'Freedom' competition Judge's Report

JUDGE’S REPORT FOR 2017 ADELAIDE PLAINS POETRY COMPETITION – THEME: FREEDOM

By Jude Aquilina

I felt privileged to be the judge for a competition with such an important and inspiring theme as FREEDOM. Thank you to all the poets who entered – you reminded me of the many different forms that freedom can take. These included: freedom from war; freedom of speech and thought; freedom in retirement and through travel; through bushwalking and horse riding; freedom from a refugee’s point of view; freedom in nature; freedom from abuse, racism and ageism; freedom through religion and freedom through zen; freedom in self-sufficiency and going off the grid; even freedom in death from suffering and freedom to reunite with loved ones in the afterlife. Congratulations to the competition organisers for choosing such a wide-ranging and thought-provoking theme.

The quality of the poetry was extremely high, in every section, making my job as judge difficult. Many more poems than I can mention deserve praise. And I was especially thrilled to read so many amazing poems by school students. I know the future of poetry is in good hands.

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In the Primary School Section I chose four poems to Commend:

· Feeling Free (1) Lorena Burford - Horizon Christian School

· Freedom (18) Amelie Kowald – Domino Servite College

· Camping Moment (3) Sophie Manuel - Horizon Christian School

· Waking up on Saturday (8) Benjamin Trinkle – Domino Servite College

And I chose the poem The Freedom to Read (17) to Highly Commend Kezia Ziegelmann – Domino Servite College

For Third Prize, I chose a poem titled Charlotte and her eggs (6) Alexandra Hill – Tea Tree Gully Primary School – a clever and unusual poem, with rich poetic language and apt use of the senses.

For Second Prize, I chose the poem titled Freedom in Science (14) Wesley Trinkle – Domino Servite College – this enthusiastic account of the freedom, wonder and creativity in science, had me thinking and kept me smiling. This young poet has captured the thrill and passion in engaging in creative thoughts and experiments.

First Prize goes to a poem titled Freedom for me (16) Brandon George – Domino Servite College - a beautiful and vivid poem about finding freedom in the Australian countryside, when, I quote, ‘the evening shines like brass’. With images like this, I was transported me to another place. Congratulations to a poet with a talent for painting word-scapes!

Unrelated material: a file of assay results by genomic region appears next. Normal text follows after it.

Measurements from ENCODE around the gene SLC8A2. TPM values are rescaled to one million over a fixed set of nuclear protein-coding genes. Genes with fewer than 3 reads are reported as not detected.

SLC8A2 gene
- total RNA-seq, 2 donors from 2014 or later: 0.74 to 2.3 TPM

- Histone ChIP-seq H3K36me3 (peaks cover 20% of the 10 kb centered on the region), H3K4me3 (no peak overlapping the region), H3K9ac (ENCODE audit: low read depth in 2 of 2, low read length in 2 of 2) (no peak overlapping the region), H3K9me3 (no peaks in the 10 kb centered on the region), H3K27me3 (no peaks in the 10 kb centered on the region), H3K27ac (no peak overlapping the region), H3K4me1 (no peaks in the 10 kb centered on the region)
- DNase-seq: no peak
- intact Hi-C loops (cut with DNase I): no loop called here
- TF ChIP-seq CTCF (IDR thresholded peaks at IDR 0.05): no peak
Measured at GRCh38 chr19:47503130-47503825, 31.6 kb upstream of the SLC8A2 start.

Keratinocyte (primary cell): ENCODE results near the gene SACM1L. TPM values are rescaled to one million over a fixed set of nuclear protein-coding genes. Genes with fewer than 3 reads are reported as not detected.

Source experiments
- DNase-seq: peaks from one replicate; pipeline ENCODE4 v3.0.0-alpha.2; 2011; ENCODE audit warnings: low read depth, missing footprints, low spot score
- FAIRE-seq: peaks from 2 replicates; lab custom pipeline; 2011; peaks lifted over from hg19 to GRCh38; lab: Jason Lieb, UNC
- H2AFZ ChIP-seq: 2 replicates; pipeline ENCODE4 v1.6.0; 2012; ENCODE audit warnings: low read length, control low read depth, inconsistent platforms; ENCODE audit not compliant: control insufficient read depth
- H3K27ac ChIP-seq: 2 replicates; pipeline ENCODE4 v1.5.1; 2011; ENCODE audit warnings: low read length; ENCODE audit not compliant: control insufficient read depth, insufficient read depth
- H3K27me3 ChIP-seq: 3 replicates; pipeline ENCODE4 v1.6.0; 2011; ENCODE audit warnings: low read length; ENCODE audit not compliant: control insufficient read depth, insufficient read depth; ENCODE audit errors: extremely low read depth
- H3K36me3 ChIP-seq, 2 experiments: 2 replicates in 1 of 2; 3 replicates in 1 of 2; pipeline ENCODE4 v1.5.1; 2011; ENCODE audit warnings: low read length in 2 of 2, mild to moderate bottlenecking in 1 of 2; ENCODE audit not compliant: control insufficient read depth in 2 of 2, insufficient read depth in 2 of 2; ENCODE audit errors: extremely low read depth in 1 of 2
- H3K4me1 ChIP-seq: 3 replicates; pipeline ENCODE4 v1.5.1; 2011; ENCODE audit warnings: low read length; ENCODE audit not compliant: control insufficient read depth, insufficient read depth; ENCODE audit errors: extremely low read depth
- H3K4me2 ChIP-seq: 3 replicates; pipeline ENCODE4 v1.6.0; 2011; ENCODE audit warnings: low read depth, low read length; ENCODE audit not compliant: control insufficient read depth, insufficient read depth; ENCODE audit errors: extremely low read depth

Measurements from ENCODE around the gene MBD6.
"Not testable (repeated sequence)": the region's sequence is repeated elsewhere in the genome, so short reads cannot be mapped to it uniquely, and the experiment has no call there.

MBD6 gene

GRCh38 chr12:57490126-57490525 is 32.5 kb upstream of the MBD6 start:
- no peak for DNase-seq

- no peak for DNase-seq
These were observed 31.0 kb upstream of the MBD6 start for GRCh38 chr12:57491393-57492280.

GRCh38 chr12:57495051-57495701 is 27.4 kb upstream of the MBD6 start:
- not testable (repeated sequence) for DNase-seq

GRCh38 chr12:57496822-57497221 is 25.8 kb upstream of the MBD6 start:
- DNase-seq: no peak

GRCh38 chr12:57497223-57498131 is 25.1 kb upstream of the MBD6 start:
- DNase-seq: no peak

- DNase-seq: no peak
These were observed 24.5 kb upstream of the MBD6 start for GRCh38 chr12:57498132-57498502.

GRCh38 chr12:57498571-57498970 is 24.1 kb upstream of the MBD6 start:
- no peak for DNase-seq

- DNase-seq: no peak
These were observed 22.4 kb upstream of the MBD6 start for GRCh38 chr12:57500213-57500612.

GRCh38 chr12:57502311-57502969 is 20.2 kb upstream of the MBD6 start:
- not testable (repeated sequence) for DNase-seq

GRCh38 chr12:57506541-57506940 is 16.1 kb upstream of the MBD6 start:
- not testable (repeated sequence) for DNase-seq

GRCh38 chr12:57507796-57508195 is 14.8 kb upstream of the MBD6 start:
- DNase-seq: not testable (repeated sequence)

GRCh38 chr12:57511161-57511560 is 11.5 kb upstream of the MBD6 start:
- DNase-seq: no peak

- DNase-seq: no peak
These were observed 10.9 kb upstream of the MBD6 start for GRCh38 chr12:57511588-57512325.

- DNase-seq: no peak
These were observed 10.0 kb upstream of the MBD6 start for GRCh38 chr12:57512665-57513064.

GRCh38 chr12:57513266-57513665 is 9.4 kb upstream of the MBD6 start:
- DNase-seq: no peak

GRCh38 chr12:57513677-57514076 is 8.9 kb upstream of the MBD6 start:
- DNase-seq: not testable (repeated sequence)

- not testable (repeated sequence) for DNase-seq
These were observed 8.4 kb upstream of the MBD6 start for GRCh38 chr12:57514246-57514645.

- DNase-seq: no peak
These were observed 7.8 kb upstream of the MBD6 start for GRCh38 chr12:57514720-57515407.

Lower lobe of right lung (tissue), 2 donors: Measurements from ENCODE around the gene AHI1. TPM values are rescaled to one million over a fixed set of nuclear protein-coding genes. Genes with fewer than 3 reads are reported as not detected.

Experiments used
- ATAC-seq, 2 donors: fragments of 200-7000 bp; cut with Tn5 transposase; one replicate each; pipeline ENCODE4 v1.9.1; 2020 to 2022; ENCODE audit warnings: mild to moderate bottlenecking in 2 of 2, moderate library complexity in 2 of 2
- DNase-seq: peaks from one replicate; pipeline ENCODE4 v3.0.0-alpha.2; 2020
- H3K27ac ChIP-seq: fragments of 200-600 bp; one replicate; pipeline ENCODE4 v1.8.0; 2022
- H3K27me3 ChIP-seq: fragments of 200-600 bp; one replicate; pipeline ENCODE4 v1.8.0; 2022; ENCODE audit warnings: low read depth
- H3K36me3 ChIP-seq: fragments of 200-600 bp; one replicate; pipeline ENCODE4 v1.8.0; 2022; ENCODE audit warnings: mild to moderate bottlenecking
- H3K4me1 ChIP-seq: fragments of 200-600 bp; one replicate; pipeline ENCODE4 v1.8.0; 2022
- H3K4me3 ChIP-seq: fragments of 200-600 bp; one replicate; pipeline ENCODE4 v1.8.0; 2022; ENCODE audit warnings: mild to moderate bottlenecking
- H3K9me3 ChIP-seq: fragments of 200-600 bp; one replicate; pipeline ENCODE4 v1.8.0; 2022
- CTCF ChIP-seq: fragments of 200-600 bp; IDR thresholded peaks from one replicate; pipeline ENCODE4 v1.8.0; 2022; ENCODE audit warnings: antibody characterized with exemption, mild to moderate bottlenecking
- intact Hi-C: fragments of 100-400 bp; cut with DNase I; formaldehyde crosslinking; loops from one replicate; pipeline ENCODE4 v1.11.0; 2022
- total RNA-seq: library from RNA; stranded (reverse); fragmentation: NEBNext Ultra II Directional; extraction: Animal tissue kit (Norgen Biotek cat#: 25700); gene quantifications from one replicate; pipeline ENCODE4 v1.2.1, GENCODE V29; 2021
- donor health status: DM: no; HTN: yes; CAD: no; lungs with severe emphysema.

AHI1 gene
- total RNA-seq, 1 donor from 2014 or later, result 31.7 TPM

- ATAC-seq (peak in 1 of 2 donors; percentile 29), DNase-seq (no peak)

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In the Secondary School Section I chose three poems to Commend:

· The Beautiful Word (25) Amal TlaaOur Lady of the Sacred Heart College

· What is it? (28) Olivia Hayes – Domino Servite College

· I wanted to fly in the beautiful sky (12) Jasit Kaur – Domino Servite College

And I Highly Commended three poems:

· What happened to our acceptance? (6) Chloe Wightman – Domino Servite College

· Freedom is a funny word, isn’t it? (5) Jesse Blakers – Hawker College

· Why would you wear something so inappropriate (4) Freya Cox - The Friends School

For Third Prize in the Secondary School Section, I chose a poem titled Freedom Lies in Being Bold (8) – Aimy Tran - Our Lady of the Sacred Heart College - a mature, intelligent poem that is a reminder of what women have achieved, and what is yet to be achieved in regards to equality. This is a bold and thought-provoking poem.

I chose, for Second Prize a poem titled A white blanket laid over Syria (13) – Rabjot Kaur - Our Lady of the Sacred Heart College The poem relates vivid images of human suffering and gives the war in Syria a human face. This is a memorable, emotive poem that does not shy away from truth; an important narrative that needs to be written and read.

First Prize is awarded to a vivid lyrical poem simply titled Freedom (2) – Maya Chromik – Horizon Christian School. This poetic list of images captures the sense of freedom that we, here in Australia, are fortunate to enjoy free of charge, like, I quote ‘collecting stars at night’ and ‘finding dirt roads that lead to the unknown. This clever poet has put together a collage of positive experiences to capture the theme of Freedom in a clever and resonating way. Congratulations!

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In the Open Section, there were many great poems that addressed the theme of Freedom in quirky ways like the three poems I award Commendations:

· The Cost of Zen (55) Helen Thurloe

· a peregrine falcon (86) Claire Albrecht

· Child of My Heart 928) Shelley Hansen

And I Highly Commended four outstanding poems:

· 1976 (no number) Stephen Smithyman

· Strawberries and Poppies (25) Donna Edwards

· Advance Australia - Fair (29) Chris Richardson

· Moon meeting (62) Nina Scott-Bohanna

Third Prize in the Open Section goes to a poem titled Free at Last (80) Tom McIlveen that takes the reader back to early Australian convict history. Rhyme, rhythm and meter are employed to effect; with this style suiting the era. I also enjoyed the authentic voice and dark humour.